Effective Moisturizer Requirements

For a moisturizer to be effective, it MUST contain water (or a wetting agent such as aloe vera juice) as the FIRST ingredient. If the first ingredient is anything else (ie. an oil) you may as well put it back on the shelf. It will not do the job no matter what the product manufacturer says.

I am an African American with dry skin and dry hair tendencies and have found that water in my moisturizers is not optional. It is required. This holds true for skin moisturizers and hair moisturizers. The first ingredient must be water/aloe vera juice. Why

It’s simple. These ingredients hydrate. Just like your internal organs require water to be hydrated, so do your skin and hair. However, water alone does not make a moisturizer effective. Right next to and after water on the ingredient list should be an oil. Pure Olive oil, Jojoba oil, Coconut oil, Aloe and Shea butter are all great oils to formulate your skin and hair moisturizer.

Ineffective Ingredients

In contrast to water and an oil being the first two ingredient on the list for an effective moisturizer, there are three ingredients that may very well make your moisturizers ineffective. These would be:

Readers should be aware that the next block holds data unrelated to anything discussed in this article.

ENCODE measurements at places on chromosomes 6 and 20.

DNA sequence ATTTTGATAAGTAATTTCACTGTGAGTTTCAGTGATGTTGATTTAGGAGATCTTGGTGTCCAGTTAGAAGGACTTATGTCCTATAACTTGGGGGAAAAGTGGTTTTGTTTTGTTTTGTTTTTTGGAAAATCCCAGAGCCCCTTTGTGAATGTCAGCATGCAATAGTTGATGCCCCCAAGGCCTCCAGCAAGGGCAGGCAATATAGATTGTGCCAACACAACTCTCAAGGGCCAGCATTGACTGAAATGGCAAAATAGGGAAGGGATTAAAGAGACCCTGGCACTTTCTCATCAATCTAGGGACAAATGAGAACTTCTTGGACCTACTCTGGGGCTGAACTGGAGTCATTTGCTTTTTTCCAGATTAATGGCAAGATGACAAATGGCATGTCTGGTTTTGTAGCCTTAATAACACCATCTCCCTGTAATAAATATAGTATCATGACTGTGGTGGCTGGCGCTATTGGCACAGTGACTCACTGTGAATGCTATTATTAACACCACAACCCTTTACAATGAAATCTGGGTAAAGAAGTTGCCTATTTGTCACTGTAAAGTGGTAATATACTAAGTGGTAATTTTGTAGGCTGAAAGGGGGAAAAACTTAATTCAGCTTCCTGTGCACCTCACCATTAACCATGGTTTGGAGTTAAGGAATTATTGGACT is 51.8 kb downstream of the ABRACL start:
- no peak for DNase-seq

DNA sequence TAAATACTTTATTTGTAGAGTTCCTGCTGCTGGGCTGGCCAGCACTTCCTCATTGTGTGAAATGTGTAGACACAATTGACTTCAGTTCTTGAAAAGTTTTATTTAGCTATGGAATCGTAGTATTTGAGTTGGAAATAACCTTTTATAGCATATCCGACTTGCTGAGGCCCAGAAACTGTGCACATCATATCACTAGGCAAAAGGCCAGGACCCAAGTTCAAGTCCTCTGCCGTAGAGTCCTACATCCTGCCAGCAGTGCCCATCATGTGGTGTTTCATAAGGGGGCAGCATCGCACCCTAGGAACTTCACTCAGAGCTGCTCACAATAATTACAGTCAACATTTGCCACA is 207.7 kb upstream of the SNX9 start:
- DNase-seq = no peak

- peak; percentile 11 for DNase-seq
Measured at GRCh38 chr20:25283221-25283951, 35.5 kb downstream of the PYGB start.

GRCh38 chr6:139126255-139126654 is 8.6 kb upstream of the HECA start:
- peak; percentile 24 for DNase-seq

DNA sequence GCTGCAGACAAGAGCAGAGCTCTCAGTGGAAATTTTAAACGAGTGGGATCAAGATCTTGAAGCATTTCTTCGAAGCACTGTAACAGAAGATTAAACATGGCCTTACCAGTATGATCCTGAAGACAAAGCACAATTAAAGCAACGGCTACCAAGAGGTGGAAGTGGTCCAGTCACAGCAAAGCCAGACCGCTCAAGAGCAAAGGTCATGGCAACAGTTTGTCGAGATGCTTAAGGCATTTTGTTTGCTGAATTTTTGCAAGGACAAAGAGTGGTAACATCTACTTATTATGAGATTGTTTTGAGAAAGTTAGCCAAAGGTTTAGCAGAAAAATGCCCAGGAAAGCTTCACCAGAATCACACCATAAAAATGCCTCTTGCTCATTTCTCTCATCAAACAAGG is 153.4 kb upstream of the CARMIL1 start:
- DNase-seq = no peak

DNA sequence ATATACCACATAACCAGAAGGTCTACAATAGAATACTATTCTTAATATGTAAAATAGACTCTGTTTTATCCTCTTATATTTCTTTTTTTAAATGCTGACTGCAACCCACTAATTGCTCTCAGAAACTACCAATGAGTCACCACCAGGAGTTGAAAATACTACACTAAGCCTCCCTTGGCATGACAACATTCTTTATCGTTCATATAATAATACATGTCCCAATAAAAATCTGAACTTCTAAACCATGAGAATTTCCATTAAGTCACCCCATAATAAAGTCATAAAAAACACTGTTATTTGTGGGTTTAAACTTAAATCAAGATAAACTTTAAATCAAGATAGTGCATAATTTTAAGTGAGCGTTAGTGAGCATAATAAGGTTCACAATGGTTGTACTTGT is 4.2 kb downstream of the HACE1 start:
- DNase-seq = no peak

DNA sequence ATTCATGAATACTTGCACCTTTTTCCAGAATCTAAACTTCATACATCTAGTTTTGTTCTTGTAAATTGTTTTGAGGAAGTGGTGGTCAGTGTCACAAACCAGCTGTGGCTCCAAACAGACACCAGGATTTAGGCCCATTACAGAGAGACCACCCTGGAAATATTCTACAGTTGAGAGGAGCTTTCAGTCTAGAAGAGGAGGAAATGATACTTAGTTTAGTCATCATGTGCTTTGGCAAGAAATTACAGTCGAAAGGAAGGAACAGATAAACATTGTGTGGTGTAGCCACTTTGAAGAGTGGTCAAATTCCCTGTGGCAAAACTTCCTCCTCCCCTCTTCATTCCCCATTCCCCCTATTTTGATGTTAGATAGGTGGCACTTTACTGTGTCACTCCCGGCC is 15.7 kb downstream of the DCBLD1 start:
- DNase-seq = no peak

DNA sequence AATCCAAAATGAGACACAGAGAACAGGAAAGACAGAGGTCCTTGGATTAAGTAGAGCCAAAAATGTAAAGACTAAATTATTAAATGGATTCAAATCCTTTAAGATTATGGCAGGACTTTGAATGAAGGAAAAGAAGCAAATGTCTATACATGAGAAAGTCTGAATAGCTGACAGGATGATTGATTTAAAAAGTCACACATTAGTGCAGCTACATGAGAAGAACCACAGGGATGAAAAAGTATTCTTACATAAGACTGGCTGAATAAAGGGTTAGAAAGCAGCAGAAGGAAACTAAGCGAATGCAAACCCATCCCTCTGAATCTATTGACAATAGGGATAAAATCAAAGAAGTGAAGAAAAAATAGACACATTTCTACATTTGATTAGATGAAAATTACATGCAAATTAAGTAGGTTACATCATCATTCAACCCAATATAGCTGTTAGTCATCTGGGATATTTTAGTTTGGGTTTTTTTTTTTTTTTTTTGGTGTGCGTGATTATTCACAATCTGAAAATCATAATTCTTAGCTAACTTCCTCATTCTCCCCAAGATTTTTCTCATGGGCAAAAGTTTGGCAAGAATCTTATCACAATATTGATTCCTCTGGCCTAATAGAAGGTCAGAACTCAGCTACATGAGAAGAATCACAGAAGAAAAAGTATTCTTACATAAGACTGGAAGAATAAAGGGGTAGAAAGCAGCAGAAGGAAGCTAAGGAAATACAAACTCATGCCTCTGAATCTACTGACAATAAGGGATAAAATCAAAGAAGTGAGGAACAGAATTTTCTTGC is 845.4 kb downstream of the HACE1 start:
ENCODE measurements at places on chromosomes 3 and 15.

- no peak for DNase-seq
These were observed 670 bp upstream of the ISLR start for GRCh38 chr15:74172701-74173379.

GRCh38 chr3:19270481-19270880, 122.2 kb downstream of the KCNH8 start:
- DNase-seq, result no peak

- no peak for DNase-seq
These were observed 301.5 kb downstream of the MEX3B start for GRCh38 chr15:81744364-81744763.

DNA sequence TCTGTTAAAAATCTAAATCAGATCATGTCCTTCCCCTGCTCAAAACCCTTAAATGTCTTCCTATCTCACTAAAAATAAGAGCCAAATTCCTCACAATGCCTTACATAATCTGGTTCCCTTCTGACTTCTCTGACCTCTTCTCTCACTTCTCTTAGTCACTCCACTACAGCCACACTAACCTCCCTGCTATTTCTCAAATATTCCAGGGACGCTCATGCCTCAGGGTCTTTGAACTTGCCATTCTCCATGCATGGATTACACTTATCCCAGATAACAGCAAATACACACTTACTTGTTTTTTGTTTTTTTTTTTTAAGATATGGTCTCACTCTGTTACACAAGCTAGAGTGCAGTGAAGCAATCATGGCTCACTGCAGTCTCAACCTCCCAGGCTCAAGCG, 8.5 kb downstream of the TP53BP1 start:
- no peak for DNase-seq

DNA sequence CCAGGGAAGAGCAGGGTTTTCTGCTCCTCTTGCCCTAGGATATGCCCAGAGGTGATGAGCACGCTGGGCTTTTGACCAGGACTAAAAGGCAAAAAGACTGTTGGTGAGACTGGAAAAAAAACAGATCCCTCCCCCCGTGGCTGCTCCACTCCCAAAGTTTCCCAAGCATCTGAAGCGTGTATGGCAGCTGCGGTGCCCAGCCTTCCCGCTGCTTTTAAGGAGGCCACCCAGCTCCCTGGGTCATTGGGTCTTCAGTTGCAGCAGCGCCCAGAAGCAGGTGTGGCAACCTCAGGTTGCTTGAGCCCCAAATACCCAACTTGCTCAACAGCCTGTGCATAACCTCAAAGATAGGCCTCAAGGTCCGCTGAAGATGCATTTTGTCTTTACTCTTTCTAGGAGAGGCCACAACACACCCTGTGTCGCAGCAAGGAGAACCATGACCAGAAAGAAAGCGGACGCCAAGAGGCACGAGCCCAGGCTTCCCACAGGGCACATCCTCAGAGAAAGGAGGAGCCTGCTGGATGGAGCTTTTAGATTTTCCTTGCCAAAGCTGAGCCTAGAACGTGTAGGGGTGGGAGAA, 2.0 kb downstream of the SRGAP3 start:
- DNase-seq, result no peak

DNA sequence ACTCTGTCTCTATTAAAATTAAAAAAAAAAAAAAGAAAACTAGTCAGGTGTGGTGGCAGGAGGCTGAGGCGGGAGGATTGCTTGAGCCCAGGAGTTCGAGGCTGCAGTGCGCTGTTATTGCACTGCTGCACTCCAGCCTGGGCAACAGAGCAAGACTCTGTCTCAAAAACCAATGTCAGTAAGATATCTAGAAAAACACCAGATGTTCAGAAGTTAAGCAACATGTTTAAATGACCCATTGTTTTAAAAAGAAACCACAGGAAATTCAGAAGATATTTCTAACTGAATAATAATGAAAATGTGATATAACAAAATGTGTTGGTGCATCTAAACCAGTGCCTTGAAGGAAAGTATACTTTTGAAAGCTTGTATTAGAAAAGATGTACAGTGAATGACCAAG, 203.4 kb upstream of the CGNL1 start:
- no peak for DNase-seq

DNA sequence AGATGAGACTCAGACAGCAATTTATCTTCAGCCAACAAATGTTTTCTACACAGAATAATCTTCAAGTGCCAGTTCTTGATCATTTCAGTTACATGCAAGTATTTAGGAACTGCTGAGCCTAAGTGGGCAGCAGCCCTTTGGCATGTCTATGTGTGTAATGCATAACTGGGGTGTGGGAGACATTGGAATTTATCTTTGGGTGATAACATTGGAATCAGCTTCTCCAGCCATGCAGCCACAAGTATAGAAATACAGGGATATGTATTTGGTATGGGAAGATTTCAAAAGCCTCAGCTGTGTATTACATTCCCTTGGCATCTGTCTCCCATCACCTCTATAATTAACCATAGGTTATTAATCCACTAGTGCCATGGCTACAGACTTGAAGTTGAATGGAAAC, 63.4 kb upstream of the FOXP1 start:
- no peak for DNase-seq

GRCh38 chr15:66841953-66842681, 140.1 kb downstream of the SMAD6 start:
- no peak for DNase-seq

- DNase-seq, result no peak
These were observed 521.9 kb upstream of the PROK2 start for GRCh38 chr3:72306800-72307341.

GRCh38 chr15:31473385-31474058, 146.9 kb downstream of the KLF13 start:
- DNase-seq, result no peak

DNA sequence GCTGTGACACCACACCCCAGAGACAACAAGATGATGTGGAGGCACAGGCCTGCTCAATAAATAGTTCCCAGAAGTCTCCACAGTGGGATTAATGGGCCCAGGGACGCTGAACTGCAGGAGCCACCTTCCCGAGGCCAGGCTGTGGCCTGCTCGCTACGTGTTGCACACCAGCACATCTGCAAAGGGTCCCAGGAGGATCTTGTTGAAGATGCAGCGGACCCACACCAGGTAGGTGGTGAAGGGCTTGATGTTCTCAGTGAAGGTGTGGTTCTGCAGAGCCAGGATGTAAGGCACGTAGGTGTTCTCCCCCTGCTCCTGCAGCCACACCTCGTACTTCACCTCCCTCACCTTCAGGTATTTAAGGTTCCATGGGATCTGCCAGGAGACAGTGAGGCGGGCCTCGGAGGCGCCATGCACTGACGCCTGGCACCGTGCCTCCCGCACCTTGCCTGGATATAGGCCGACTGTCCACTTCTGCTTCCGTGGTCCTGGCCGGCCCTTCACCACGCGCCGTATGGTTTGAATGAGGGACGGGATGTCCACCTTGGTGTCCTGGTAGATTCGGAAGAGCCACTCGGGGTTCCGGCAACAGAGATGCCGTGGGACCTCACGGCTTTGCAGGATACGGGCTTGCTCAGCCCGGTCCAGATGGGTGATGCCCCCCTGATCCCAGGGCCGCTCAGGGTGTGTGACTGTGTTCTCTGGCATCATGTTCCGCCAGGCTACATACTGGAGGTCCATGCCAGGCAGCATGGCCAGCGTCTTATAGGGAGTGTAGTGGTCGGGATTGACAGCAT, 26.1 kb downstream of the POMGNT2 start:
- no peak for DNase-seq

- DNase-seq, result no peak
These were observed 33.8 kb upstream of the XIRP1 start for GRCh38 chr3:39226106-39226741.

Petroleum and Mineral Oil – These are lubricants that sit right on the surface of the skin or hair and do not penetrate either of these surfaces which is required for true moisturizing to take place.

Isopropyl/Benzyl Alcohol – Alcohol in general is very drying. Remember, before there were acne creams, people used to use alcohol to dry out their pimples? Enough said.

Of course there are certain chemical ingredients that you should also avoid because they are no good for you, but for the sake of this article, which is to point out the ingredients that make a skin and hair moisturizer effective, I won’t get into those.

Three Moisturizer Ingredients with Big Benefits

Once you’ve found a moisturizer with water/aloe vera juice as the first ingredient, oil as the second ingredient and none of the above bad ingredients, there are other ingredients that prove beneficial for the hair and skin. These would be Vitamin E, Keratin and CoQ10 (Coenzyme Q10 – generally found in skin care products) are antioxidants and help revive dull, damaged hair and/or skin. Keratin helps to stimulate the growth of cells to produce additional collagen which is required for smooth, supple skin.

So, the next time you go shopping for a moisturizer (which may be when you are done reading this article), make sure that the ingredient label (cream, lotion or spray) reads with water/aloe vera juice as the first ingredient, oil as the second ingredient, no petroleum, no mineral oil and no alcohols. This is essential for good, effective moisturizers. Your hair & skin will notice and feel the difference.